Wednesday, 16 January 2013

Footprints in the snow.

It is at times like this that the farmer really gets to know exactly what has been round his farm and where.   Of course we know roughly what animals visit us, but once there is snow on the ground then they leave tell-tale prints behind.

There has been a deer in the bottom field.   It has jumped over from the marshy field of our neighbour (this field is very neglected and occasionally deer have had their young in the long grass) and has scratched away the snow to get at the grass.   There is a rack of silage in the field and also a long trough which the farmer keeps full of sheep nuts - it has visited these too, so will have gone away with a full belly.

Rabbit tracks criss-cross the fields from hedge to hedge.   The poor rabbits will have been having a tough time lately.   In the floods of September many of their burrows were flooded and their young drowned.   Now the grass is covered with snow and living will be hard.   There is just a smattering of myxamatosis around too.   But, as with all things in Nature - it is the survival of the fittest, and the hardiest will get through this cold spell while the weak will go under and thus provide food for another of our visitors - the fox.

His tracks cross diagonally across the paddock and end up in the yard, where he has gone up on his hind legs to look in the chicken house windows.   A chicken died (of old age?) last week and the farmer put the body out for the fox.   It went by the next morning, although as there were no telltale feathers left anywhere the farmer thought it was more likely to have been taken by a badger.   Then the fox has criss crossed the yard, leaving his mark -a tell tale patch of yellow snow - here and there.   It must have driven the farm dog into a frenzy as it went up to the big shed door.   But we heard nothing.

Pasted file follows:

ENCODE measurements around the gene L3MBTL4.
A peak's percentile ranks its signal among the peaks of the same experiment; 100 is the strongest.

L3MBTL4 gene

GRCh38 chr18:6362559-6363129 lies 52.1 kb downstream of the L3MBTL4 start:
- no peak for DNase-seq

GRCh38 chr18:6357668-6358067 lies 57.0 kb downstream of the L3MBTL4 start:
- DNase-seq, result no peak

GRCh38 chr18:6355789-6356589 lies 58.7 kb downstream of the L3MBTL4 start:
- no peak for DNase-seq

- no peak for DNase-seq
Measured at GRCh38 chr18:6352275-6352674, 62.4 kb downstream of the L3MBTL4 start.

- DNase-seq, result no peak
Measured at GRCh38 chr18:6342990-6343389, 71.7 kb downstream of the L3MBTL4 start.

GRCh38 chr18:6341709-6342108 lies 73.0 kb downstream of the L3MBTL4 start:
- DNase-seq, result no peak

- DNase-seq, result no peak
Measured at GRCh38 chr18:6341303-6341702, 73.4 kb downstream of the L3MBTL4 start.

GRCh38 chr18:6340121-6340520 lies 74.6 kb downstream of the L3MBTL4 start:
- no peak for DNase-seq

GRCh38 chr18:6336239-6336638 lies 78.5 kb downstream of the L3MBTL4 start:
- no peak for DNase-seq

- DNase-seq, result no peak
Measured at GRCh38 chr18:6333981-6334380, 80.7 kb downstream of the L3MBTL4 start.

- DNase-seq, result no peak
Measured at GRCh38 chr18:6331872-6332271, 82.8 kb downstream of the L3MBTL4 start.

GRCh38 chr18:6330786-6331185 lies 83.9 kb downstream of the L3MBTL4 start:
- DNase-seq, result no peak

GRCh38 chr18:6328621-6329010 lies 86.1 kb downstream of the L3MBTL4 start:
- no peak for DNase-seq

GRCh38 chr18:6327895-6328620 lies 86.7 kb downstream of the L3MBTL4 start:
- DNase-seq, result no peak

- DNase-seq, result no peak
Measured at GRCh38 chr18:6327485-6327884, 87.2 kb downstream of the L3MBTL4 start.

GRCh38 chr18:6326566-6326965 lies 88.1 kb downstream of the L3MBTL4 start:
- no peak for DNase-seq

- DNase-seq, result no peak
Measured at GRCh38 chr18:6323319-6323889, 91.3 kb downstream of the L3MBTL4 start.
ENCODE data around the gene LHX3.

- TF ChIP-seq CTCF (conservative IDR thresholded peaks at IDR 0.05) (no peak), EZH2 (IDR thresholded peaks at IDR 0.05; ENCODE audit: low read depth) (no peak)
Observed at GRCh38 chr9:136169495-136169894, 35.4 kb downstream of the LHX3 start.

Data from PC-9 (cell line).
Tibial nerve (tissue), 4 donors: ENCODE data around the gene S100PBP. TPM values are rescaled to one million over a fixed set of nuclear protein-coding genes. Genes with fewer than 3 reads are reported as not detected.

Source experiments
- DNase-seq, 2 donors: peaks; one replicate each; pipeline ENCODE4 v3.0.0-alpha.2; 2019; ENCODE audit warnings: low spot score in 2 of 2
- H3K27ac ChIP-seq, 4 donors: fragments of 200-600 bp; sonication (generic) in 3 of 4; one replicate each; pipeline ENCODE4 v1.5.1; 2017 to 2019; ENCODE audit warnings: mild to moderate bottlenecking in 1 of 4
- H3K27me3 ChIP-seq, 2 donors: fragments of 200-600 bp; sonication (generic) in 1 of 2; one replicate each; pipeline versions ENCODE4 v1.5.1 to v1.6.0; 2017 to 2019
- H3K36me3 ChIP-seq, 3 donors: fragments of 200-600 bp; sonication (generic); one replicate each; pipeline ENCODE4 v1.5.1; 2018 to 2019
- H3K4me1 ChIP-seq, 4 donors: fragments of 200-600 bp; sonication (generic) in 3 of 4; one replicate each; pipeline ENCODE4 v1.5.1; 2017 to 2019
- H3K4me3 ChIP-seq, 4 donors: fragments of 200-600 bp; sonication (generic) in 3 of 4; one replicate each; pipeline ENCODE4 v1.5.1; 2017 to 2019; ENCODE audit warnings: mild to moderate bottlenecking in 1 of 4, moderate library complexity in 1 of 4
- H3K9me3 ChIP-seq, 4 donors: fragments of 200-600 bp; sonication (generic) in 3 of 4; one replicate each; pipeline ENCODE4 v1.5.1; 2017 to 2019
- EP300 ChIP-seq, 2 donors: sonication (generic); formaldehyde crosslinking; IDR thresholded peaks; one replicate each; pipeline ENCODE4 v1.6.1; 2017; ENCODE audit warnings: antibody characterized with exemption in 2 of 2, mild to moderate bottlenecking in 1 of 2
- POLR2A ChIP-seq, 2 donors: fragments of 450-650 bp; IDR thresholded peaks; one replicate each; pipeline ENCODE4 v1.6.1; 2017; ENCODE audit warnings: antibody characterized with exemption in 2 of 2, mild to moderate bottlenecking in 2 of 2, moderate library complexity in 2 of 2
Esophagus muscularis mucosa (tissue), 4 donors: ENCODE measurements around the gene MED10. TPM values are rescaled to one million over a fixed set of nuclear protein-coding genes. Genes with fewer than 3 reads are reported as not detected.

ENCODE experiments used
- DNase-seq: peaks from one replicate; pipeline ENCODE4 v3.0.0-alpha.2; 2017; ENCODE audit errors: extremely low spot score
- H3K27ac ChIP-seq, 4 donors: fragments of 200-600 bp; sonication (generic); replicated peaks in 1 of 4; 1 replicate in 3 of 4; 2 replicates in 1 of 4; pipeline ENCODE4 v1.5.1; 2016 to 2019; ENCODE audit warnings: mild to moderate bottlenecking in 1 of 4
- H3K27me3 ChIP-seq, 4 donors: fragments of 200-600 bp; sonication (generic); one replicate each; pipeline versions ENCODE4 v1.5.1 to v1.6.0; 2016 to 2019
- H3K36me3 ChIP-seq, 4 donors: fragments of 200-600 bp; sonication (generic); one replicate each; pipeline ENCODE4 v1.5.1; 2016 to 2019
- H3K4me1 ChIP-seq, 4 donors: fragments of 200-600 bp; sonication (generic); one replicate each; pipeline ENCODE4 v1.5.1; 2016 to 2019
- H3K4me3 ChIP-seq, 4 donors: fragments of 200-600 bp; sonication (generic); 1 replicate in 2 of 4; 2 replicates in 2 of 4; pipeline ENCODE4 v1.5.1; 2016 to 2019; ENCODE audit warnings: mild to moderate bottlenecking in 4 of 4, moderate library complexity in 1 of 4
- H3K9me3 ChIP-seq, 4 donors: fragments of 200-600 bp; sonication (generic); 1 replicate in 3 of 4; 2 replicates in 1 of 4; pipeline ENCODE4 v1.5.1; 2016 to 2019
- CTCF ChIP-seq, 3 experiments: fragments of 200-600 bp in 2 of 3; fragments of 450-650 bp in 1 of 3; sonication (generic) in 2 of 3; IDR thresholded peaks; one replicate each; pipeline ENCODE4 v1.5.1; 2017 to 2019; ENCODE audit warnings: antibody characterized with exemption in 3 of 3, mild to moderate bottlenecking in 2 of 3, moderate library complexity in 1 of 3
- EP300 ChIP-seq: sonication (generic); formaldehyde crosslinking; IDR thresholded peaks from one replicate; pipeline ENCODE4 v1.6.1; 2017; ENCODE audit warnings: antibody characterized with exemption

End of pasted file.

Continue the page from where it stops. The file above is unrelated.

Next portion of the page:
A hare has been across one of the fields.   I have not seen my favourite animal on the farm for a long time, so it is good to know there is one around.

And then, of course, there are that scourge of all farmers, the rats.  One rat has scavenged around the straw barn, leaving his long tail track in the snow.   We do keep a trap set permanently under the chicken hut and we catch about one rat a month in it.   But every farm has its share of rats and it will always be so - we shall never catch them all; they are far too clever for that.

Pheasant tracks are everywhere - telltale three pronged feet, there is no mistaking them.   And then there are all the garden birds who walk or hop around.   However much food I put out birds like the little wren never visit the bird feeders, they prefer to scratch about in the bottom of the hedge.   I can see them from my kitchen window and occasionally I scatter seed under the hedge for them.

Being able to sustain so many wild things in such harsh weather as we have here this week (minus 6 this morning) is one of the good aspects of farming.   And finding all these footprints in the snow is just confirmation that they are taking advantage of it.